Devon, 30, runs She | Them Productions, a Chicago-based production company dedicated to telling inclusive and original stories.
Emmy Award-winning host and producer Geoffrey Baer takes folks on an adventure in a program premiering Tuesday, March 7, at 7 PM on WTTW called The Most Beautiful Places in Chicago.
Every year, countless local actors move to LA to pursue a career onscreen. But what about the ones who stay? What does it mean to be a working actor in Chicago?
The vibes are immaculate, joked one of my friends as we walked into the new Alamo Drafthouse Cinema in Wrigleyville, which opened a few weeks ago.
This year’s Sundance Film Festival was a quieter affair.
FIRSTHAND: Life After Prison offers audiences an intimate, compassionate look into the experiences of people attempting to restart their lives after incarceration.
The limitations of human perception and human existence, and the longing to extend both, are at the center of the Block Museum’s latest exhibit, “The Heart’s Knowledge: Science and Empathy in the Art of Dario Robleto.”
In Amir Naderi’s The Runner, there’s a recurring motif where the young protagonist sprints toward the cargo ships he sees in the water and the planes that fly overhead the Iranian port city of Abadan, where he lives.
The Music Box Theatre found itself at the center of controversy in the local LGBTQ+ film space when it planned a February 2 screening of Actors by Betsey Brown.
“What we wanted to emphasize with the programming is the real range of work and the impact and power of what these women were trying to do in telling Black women’s stories.”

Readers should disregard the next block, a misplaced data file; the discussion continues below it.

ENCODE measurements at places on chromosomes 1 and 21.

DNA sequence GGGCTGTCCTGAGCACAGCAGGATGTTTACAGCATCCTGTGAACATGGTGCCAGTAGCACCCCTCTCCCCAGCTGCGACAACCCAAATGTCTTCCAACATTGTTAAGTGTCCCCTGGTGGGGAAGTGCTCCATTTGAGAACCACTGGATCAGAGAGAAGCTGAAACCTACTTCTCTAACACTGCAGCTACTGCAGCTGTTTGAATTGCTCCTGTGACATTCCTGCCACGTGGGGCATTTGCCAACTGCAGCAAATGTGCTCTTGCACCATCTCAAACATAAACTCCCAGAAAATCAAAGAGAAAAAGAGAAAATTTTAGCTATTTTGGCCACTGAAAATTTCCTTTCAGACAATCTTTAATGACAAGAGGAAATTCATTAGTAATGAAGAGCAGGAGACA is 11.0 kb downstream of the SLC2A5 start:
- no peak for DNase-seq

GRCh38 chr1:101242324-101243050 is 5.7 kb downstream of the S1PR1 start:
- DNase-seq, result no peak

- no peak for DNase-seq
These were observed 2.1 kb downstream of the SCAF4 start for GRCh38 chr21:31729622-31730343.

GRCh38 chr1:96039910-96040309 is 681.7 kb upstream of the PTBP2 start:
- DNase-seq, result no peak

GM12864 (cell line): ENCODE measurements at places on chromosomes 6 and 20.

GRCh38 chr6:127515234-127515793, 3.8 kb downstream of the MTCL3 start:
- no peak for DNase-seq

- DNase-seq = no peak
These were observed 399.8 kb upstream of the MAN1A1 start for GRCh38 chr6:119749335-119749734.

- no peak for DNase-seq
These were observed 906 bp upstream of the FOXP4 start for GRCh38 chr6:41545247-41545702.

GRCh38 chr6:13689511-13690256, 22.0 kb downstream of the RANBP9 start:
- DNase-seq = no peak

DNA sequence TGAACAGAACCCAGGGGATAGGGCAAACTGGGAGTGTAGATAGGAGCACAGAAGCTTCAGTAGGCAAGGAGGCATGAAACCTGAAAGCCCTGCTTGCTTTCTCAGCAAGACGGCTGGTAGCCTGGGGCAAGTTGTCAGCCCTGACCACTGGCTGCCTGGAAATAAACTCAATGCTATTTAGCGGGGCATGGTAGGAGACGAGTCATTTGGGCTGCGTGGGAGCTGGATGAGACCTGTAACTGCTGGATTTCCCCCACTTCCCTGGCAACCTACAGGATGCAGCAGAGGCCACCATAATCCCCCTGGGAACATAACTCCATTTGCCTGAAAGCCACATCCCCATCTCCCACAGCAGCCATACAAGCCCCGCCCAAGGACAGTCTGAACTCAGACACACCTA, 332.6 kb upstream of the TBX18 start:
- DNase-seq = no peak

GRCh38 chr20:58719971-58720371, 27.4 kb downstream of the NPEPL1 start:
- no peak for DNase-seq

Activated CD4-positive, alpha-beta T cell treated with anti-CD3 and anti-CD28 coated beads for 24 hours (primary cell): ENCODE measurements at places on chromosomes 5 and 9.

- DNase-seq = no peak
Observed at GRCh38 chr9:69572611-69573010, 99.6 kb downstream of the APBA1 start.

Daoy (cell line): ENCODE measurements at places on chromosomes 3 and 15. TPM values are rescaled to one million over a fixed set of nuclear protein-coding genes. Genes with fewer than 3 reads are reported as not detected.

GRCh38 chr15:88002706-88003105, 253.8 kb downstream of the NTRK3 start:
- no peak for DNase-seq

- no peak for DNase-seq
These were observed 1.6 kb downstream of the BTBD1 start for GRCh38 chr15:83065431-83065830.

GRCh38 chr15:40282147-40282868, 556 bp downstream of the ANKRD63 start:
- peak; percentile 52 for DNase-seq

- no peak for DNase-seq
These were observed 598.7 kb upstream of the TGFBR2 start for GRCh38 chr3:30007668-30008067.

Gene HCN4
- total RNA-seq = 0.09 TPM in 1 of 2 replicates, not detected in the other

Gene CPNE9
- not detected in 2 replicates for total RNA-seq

When Janet Fischer was a Chicago teen, she never expected that she’d have the rare privilege of being able to point to the exact spot where a seed from her family tree was planted.
The nation’s oldest and longest-running college film society is located right under our noses on Chicago’s south side at the University of Chicago.
Despite the increased spotlight on marginalized voices in the ever-evolving film landscape, criticism doesn’t particularly reflect that. The majority of film critics still tend to be straight, white males, unrepresentative of the world around them. The Call Sheet is a new magazine that aims to disrupt that.
There’s a meme that circulates regularly among cinephilic social media accounts in which Japanese filmmaker Seijun Suzuki appears to declare, “I make movies that make no sense and make no money.”
Women Talking asks if you’ll listen. There is, of course, an argument to be made that Sarah Polley’s adaptation of Miriam Toews’s critically acclaimed novel is meant to be more seen than heard. After all, the material has been taken from the page and repurposed for the screen. And while it’s understood that any great […]